The piercing yellow eyes and deadly hunting skills of the snowy owl awe bird-lovers in the U.S. Midwest every winter.
Now, thanks to what has been heralded as the most comprehensive summary of migration patterns ever assembled, those birders can see where those raptors migrated from: the Seal River watershed in northern Manitoba.
“We didn’t know that,” said Jeff Wells of the National Audubon Society, which activated its online Bird Migration Explorer on Thursday.
“We didn’t know that the owls that go to the Midwest are filtering through the Seal River.”
The Explorer, which combines millions of observations on hundreds of bird species, is full of such connections linking countries and continents—and amazing discoveries.
That warbler in your backyard may be on its way from Alaska’s Bering Strait to the Amazon rainforest. That little shorebird in the slough down the road is capable of zipping through the entire United States in a couple of days.
“There has never been so much compilation of migratory tracking information in one place,” said Wells.
The Explorer is the result of four years of work and millions of dollars.
It uses more than 500 peer-reviewed studies from 283 institutions. It draws on decades of bird-banding data from agencies such as the Canadian Wildlife Service, as well as tracking data from hundreds of transceiver-implanted birds.
It has input from states and provinces, a half-dozen national governments, nine large environmental groups and several private companies. It folds in millions of observations from thousands of birders across the continent through the online portal eBird.
For each of the 458 species, users of the free, public website can check where that bird they’re looking at has been, where it’s going and who’s going with it. They can see its conservation status and what threats it faces at which points along its migration route. Or they can look at the big picture and marvel at the winged rivers crossing continents.
Conservation planners can use it to identify critical habitats instead of leafing through academic papers and hounding colleagues for data.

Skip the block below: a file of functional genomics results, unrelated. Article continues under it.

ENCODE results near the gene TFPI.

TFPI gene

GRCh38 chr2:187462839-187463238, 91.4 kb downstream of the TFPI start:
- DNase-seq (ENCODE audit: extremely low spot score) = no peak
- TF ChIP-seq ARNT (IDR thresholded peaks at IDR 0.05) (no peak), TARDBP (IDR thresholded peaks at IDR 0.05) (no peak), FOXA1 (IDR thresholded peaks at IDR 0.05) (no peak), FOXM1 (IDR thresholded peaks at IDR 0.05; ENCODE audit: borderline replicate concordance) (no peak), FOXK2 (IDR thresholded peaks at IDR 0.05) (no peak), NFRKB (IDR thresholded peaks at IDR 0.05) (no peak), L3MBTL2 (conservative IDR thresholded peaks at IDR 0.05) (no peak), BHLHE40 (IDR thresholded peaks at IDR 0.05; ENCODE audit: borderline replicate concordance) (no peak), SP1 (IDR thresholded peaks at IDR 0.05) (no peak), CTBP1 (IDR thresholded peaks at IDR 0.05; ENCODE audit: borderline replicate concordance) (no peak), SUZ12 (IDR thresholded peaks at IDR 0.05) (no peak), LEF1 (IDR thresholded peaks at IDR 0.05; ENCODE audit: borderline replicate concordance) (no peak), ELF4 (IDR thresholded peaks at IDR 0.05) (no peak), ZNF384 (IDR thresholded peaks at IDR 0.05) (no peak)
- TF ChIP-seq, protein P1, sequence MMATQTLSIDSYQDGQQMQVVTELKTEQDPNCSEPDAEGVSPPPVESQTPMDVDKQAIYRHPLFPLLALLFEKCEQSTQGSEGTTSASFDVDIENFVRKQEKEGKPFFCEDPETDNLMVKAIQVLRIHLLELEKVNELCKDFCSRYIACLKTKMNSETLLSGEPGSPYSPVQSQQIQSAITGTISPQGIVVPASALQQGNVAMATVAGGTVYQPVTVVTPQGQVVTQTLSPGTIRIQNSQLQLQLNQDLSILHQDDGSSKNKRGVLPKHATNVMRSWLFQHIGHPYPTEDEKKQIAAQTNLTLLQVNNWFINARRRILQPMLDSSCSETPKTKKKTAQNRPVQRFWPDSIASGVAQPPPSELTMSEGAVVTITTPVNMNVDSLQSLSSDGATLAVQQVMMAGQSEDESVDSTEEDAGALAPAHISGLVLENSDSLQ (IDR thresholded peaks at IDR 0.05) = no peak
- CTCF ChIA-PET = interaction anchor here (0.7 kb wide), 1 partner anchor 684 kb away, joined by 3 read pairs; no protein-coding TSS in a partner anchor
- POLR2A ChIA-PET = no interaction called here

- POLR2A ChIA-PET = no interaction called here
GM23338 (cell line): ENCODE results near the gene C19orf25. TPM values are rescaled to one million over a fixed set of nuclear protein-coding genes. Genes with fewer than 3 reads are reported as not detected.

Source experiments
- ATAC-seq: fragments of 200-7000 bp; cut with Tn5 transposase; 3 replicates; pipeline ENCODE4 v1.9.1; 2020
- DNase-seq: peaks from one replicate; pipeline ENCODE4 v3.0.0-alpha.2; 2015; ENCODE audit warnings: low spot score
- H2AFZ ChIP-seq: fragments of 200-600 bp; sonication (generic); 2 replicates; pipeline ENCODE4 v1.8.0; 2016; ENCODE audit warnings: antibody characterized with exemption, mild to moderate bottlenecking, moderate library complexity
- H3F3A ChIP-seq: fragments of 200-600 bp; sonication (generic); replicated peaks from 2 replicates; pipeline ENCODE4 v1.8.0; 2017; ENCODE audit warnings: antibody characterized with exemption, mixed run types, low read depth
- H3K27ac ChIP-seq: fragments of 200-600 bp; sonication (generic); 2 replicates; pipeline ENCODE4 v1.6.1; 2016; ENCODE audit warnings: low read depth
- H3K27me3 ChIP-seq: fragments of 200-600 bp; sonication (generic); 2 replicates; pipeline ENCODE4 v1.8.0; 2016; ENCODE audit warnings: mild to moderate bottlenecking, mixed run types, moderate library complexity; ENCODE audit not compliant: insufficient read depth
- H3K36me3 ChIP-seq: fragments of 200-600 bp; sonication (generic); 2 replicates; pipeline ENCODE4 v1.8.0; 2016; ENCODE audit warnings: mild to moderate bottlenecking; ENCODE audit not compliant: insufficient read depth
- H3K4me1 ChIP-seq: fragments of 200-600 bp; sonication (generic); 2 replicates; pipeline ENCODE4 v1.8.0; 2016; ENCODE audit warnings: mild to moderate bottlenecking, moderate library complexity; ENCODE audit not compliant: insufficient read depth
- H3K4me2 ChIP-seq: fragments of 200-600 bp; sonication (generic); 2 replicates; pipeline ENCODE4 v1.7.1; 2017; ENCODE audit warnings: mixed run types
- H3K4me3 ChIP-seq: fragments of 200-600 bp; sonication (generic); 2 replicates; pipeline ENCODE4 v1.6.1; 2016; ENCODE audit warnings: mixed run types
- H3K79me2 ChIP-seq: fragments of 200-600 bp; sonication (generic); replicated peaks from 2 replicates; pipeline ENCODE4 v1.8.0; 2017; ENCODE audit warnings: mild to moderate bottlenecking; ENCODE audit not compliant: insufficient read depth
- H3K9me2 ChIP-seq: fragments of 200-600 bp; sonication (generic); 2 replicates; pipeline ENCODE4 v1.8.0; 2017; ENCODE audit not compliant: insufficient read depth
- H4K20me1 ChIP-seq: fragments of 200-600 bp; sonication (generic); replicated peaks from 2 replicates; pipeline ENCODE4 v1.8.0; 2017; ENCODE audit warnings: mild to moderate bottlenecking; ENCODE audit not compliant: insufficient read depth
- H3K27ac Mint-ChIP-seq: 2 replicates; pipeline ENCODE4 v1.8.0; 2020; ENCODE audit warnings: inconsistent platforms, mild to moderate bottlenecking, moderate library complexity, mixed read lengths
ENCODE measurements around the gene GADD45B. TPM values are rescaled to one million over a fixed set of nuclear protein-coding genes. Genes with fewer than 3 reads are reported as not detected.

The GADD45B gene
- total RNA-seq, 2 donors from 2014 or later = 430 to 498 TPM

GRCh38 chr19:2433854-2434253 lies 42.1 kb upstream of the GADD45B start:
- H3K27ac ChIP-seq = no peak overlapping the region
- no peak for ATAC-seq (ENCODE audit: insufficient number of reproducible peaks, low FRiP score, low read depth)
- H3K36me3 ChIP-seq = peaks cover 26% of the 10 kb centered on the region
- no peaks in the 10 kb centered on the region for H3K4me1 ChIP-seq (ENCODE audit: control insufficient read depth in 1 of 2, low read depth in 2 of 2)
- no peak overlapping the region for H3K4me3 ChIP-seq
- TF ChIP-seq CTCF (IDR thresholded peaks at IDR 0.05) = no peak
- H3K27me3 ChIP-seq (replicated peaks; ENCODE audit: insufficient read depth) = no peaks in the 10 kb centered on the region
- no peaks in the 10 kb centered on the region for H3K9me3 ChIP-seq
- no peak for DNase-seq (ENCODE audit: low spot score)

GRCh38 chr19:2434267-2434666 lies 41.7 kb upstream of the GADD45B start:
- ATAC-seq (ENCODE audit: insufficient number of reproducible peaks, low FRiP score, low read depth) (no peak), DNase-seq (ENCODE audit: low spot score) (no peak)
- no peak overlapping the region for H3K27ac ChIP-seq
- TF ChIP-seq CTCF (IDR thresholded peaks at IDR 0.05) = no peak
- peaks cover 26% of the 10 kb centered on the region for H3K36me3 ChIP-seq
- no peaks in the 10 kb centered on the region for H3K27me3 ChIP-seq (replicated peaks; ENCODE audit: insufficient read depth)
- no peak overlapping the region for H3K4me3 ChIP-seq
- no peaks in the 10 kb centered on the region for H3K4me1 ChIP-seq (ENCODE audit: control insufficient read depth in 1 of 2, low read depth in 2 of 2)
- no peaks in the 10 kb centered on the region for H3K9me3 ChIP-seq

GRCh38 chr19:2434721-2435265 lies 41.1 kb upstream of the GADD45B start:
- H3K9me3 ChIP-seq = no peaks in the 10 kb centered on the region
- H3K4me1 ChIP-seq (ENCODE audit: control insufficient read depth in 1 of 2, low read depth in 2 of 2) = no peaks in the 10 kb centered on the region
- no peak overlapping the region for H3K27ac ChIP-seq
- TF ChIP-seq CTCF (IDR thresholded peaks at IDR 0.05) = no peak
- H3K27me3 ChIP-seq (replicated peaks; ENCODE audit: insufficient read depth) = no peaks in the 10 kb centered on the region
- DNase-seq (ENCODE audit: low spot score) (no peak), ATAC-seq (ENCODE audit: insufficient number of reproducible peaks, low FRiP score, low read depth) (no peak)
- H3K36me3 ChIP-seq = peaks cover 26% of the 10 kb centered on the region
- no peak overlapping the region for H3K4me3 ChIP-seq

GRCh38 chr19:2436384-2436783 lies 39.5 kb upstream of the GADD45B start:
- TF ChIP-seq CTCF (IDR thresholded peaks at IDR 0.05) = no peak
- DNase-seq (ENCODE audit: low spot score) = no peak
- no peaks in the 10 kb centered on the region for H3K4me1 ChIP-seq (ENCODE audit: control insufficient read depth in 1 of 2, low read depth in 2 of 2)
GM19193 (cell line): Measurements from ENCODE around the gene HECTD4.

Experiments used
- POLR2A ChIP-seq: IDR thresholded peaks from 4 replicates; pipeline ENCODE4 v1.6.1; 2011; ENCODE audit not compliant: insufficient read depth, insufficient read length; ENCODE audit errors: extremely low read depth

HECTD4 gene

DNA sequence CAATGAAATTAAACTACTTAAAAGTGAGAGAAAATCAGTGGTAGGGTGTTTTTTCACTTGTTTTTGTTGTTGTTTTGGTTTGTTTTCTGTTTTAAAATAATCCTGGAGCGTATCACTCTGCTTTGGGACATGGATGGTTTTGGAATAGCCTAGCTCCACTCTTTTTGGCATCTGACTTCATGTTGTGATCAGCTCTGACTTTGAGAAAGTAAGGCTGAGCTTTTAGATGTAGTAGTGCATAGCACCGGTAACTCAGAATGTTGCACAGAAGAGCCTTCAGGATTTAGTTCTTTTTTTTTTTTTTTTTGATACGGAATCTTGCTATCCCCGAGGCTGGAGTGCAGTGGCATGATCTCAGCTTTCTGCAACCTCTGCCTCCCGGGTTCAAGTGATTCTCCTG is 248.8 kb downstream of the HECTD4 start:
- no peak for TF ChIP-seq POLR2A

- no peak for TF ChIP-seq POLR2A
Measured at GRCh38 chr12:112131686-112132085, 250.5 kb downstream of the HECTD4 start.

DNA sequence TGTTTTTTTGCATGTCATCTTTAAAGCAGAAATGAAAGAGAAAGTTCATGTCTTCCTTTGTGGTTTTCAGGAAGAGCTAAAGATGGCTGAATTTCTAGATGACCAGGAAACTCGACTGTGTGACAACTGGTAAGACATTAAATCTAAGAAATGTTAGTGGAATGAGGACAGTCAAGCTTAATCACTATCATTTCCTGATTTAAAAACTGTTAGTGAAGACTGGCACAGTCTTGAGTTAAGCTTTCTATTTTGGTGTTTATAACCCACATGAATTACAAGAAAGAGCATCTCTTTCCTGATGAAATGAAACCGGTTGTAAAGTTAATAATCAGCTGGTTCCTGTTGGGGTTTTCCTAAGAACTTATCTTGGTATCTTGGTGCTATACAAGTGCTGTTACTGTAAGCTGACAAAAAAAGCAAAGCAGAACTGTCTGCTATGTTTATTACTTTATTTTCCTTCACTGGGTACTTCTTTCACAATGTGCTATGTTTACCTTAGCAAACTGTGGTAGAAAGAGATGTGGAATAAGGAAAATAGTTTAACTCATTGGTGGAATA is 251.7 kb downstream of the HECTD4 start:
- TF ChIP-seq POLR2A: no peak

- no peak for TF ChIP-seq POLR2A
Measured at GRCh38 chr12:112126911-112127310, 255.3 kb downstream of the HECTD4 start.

“I’ve done that for years,” said Wells. “You’re always piecemealing it together and drawing broad generalizations.
“This really is groundbreaking.”
But perhaps the most important feature of the Explorer is the story it tells about connection. Edmonton bird-lovers will discover that avian friends from their neck of the woods travel as far as Peru; eight species travel every year between Toronto and Cuba.
Birds are one way that human activities in one place affect somewhere else far away, said Stuart Mackenzie of Birds Canada.
“It highlights the complexities of the systems we’re trying to understand and save and the importance of linkages. We can’t have a closed-border approach to conservation.”
It will also allow planners to link different species.
“If 20 species are all being impacted by the same threat, we can address the threat once instead of doing it 20 times,” said Mackenzie.
Then there’s just the sheer coolness of it, Mackenzie said.
“That level of engagement, even at the most basic level, is so critical when we’re trying to save our environment and our species.”
The tool also reveals information gaps—useful to researchers looking to make the best use of their resources.
Even after a lifetime in bird science, said Wells, he learns something when he opens the Explorer.
“Every time I open it there’s something new. You can see the connections of your place to the rest of the world.”
The website is online at www.birdmigrationexplorer.org.